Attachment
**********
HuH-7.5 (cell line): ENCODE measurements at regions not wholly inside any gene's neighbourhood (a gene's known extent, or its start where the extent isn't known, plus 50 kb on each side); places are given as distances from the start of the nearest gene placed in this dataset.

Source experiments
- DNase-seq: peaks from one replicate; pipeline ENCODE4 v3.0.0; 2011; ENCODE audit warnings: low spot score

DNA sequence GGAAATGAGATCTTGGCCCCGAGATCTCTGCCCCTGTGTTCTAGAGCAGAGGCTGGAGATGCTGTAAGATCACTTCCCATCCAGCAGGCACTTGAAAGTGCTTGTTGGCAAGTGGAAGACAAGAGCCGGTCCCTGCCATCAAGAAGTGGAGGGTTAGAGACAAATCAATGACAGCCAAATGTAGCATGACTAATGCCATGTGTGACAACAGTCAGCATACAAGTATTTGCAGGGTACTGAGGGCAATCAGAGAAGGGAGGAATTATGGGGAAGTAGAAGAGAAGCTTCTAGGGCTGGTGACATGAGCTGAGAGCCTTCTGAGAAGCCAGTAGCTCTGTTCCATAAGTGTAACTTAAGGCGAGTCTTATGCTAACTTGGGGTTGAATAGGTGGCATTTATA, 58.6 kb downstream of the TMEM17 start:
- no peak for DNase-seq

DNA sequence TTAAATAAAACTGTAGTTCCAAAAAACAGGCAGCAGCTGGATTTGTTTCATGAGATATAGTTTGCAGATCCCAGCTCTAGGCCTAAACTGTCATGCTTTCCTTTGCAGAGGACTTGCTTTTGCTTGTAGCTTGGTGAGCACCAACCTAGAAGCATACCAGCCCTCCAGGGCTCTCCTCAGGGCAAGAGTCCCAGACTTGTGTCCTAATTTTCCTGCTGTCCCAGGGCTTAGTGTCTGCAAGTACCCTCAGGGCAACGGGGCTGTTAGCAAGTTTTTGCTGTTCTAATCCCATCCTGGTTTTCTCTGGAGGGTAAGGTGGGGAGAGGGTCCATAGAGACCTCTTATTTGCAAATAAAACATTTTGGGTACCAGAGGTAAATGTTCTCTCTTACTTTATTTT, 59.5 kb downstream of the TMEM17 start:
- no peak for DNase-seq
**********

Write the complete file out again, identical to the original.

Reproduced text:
HuH-7.5 (cell line): ENCODE measurements at regions not wholly inside any gene's neighbourhood (a gene's known extent, or its start where the extent isn't known, plus 50 kb on each side); places are given as distances from the start of the nearest gene placed in this dataset.

Source experiments
- DNase-seq: peaks from one replicate; pipeline ENCODE4 v3.0.0; 2011; ENCODE audit warnings: low spot score

DNA sequence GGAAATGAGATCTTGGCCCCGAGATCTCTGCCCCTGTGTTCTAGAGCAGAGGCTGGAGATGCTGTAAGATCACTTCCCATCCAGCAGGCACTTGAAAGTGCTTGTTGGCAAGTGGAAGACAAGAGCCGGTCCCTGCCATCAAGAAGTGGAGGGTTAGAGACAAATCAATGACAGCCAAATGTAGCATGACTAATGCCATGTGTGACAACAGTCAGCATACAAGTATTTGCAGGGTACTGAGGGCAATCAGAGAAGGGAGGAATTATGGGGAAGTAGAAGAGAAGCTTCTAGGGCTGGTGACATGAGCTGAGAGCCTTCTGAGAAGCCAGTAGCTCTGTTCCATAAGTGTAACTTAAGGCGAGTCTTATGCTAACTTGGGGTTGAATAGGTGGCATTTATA, 58.6 kb downstream of the TMEM17 start:
- no peak for DNase-seq

DNA sequence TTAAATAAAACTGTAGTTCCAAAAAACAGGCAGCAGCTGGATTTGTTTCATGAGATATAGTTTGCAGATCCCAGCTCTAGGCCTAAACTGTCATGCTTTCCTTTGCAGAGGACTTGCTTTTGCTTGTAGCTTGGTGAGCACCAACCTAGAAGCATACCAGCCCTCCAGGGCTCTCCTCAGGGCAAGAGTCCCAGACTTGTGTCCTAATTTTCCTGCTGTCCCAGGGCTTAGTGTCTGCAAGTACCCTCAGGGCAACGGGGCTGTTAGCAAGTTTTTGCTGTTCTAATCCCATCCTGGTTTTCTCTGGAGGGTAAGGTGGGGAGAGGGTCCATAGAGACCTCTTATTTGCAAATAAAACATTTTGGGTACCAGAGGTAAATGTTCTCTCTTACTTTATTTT, 59.5 kb downstream of the TMEM17 start:
- no peak for DNase-seq